Element e declares a constant named C3. e has no descendants, so C3 is only visible to e. You might expect that f should be able to read from e. Do not confuse indentation level for scope. Even though e and f are at the same depth of the tree (they are siblings), they do not share a scope. This is to prevent strict order dependencies between e and f. If you want to have a constant be visible to both e and f, you should declare this constant in an ancestor.

Immutability

Some may consider this a feature, others consider it a shortcoming of sgml-stream. Once an xhp open finishes. Which means that the <a href="...">...</a> object has been constructed, you can not modify the attributes, nor the children. This makes it easy to reason about the state of your xhp objects. ->appendChild() and ->setAttribute() (and friends) great tools when used correctly. We have been getting along fine without them, but there is a lot of xhp code out there that we do have visibility into. We might decide to weaken the immutability if enough issues for it get opened. See immutability why and how for more information.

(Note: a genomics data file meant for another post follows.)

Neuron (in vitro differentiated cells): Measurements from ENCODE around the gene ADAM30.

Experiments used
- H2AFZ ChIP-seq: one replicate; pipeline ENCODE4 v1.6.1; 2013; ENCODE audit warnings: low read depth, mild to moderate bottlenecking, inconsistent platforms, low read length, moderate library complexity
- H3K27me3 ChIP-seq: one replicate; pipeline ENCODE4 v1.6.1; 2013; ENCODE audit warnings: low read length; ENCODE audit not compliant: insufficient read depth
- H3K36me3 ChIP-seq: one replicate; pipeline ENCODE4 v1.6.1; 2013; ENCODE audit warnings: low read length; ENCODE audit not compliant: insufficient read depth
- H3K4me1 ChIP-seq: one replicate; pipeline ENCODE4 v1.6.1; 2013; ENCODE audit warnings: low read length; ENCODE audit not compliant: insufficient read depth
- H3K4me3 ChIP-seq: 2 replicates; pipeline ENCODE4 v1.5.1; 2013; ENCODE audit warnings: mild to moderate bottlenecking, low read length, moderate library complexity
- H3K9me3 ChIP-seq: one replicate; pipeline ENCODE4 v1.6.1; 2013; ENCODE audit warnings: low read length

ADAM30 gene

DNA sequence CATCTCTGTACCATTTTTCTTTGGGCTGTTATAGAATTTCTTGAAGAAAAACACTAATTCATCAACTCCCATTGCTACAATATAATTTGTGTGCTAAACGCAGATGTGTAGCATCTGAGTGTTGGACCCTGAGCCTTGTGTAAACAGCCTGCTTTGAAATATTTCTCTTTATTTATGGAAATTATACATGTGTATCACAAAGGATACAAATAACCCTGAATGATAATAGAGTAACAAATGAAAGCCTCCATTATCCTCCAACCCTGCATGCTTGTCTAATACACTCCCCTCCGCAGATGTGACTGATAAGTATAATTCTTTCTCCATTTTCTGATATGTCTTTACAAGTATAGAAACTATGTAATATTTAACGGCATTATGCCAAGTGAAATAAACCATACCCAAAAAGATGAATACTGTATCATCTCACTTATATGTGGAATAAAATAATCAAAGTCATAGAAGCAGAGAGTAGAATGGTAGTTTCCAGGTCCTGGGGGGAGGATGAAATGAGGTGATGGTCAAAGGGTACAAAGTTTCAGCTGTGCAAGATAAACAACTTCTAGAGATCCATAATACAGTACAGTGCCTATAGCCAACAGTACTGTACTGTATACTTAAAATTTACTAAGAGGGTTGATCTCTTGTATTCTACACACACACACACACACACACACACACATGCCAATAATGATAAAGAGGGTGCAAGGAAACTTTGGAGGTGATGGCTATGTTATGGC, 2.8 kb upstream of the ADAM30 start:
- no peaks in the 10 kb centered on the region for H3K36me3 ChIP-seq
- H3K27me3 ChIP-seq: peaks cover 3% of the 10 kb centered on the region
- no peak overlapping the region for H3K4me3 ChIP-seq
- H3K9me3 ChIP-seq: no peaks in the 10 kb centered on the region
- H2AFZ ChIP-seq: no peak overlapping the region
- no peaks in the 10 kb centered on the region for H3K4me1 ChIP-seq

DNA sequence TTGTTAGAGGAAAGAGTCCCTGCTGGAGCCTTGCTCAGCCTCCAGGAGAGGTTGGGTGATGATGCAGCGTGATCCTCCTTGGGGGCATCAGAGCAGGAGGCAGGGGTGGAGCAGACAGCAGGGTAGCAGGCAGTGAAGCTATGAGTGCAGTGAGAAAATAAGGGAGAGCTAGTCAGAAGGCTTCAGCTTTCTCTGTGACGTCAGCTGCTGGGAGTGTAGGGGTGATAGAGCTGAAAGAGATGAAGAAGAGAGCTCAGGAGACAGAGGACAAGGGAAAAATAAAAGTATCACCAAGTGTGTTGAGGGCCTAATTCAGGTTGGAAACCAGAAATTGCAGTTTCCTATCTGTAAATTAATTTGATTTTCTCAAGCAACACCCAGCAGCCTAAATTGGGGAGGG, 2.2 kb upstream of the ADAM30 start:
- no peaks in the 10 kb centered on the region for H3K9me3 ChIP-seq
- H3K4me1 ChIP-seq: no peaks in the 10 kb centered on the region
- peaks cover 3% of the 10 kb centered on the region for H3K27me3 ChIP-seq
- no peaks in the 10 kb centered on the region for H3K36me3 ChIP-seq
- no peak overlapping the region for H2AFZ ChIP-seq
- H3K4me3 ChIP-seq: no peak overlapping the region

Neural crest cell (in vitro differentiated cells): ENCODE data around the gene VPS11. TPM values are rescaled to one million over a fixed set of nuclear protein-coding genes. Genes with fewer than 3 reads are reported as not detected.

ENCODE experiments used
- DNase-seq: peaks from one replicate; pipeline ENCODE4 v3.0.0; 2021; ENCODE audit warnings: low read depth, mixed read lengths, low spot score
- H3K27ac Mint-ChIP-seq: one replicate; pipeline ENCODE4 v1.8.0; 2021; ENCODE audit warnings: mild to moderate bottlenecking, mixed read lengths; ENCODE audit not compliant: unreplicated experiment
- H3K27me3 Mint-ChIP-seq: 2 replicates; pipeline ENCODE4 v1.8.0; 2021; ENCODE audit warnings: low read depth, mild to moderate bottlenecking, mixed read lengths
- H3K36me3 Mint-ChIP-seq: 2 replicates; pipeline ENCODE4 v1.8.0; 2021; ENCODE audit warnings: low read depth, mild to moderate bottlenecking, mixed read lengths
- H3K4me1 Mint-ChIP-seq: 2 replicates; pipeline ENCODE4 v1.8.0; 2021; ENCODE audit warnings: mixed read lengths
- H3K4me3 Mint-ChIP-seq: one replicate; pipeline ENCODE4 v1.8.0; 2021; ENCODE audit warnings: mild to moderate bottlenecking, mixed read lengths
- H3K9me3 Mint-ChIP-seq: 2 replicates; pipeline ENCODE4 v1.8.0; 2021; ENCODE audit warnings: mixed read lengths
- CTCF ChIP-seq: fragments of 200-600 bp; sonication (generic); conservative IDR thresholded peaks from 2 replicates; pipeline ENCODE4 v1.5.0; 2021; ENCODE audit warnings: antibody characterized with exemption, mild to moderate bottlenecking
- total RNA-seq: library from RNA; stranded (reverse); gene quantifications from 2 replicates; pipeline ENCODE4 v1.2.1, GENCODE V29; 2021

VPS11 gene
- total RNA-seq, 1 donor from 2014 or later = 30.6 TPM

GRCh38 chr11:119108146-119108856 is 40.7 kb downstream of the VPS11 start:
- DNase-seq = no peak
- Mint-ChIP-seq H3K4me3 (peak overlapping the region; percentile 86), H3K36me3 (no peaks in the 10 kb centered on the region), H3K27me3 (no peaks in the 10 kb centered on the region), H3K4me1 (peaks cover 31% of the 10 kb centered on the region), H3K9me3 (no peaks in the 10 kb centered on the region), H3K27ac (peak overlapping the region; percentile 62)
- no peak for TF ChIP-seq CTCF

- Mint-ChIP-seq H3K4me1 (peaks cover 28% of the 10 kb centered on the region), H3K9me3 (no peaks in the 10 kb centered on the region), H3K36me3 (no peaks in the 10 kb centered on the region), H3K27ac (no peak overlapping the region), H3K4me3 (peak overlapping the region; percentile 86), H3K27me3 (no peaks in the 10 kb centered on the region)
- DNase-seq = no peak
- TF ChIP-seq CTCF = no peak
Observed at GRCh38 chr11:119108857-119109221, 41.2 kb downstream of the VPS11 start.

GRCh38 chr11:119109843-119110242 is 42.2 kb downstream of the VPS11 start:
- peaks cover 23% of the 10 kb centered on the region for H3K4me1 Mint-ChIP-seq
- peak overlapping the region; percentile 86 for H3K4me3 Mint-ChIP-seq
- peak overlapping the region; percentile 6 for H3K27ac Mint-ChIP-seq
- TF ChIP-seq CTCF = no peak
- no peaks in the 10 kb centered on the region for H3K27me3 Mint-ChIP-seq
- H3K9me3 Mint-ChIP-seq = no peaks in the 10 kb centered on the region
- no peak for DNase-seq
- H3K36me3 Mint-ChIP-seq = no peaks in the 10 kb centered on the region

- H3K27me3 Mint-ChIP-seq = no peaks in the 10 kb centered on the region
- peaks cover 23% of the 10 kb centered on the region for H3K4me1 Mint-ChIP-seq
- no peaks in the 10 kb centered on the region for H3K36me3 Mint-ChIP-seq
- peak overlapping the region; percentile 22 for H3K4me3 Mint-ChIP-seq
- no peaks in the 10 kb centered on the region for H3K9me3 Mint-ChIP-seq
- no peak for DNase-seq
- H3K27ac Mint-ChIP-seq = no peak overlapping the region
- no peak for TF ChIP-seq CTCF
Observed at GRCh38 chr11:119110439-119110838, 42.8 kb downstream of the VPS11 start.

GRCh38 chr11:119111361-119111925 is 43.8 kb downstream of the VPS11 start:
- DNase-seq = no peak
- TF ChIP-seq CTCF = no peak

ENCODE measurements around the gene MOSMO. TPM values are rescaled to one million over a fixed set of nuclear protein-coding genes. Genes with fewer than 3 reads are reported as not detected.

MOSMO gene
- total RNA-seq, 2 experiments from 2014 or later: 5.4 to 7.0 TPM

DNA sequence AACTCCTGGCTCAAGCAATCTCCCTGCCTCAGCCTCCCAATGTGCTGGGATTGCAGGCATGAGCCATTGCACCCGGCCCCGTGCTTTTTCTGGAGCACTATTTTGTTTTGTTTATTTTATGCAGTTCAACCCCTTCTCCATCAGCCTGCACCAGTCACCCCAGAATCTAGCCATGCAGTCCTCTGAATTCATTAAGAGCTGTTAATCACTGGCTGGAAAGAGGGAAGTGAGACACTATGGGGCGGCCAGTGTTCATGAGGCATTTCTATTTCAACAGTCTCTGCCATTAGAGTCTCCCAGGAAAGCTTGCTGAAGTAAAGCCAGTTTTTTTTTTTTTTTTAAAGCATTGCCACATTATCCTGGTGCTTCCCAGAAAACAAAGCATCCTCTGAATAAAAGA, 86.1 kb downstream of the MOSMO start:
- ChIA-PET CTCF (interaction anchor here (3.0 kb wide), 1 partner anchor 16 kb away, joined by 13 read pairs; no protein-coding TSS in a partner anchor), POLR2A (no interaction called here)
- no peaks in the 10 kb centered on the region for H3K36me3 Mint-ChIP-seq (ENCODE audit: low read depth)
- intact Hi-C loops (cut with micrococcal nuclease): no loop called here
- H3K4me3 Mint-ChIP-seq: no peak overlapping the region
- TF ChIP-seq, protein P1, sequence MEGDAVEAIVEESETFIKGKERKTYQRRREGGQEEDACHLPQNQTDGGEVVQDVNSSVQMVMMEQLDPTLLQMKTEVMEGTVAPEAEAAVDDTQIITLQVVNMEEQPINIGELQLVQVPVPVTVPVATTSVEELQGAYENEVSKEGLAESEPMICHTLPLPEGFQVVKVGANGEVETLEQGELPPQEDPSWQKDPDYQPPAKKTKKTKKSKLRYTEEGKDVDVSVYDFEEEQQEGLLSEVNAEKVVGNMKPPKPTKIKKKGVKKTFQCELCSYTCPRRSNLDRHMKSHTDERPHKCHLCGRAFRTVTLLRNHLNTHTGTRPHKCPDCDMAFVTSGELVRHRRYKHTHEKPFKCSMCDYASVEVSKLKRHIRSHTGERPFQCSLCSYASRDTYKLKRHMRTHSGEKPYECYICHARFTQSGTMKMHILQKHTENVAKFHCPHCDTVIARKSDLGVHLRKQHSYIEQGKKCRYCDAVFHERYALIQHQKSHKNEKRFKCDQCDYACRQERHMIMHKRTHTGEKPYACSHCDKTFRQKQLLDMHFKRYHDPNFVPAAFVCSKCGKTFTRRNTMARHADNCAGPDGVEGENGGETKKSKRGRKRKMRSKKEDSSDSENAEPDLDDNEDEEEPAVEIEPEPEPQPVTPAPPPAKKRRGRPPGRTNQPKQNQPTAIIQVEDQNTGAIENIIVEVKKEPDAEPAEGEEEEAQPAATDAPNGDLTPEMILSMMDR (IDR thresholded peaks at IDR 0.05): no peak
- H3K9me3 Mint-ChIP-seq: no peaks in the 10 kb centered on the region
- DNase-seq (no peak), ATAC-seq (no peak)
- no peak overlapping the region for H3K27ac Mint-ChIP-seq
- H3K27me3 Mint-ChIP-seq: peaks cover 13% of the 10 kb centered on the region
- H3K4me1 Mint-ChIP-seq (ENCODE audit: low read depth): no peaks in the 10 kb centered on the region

How to get started

Sgml-stream does not come with any tags built-in. If you want to write html, you should also depend one or both of the following libraries:

They contain contain all the html tags from the WhatWG HTML specification. Xhp-lib comes with a couple more tags than those documented here. Namely: <x:frag>, <doctype>, <conditional_comment>, and some deprecated html tags. Here are some examples on how you could decide to implement them.

// This code is not checked by the typechecker.
// If this code does not work anymore, please open an issue or a PR.
namespace MyOwnNamespace;

use type XHPChild;
use type HTL\SGMLStream\RootElement;
use type HTL\SGMLStreamInterfaces\{FragElement, SnippetStream};

final xhp class conditional_comment extends RootElement {
  attribute string if @required;

  <<__Override>>
  public function placeIntoSnippetStream(SnippetStream $stream): void {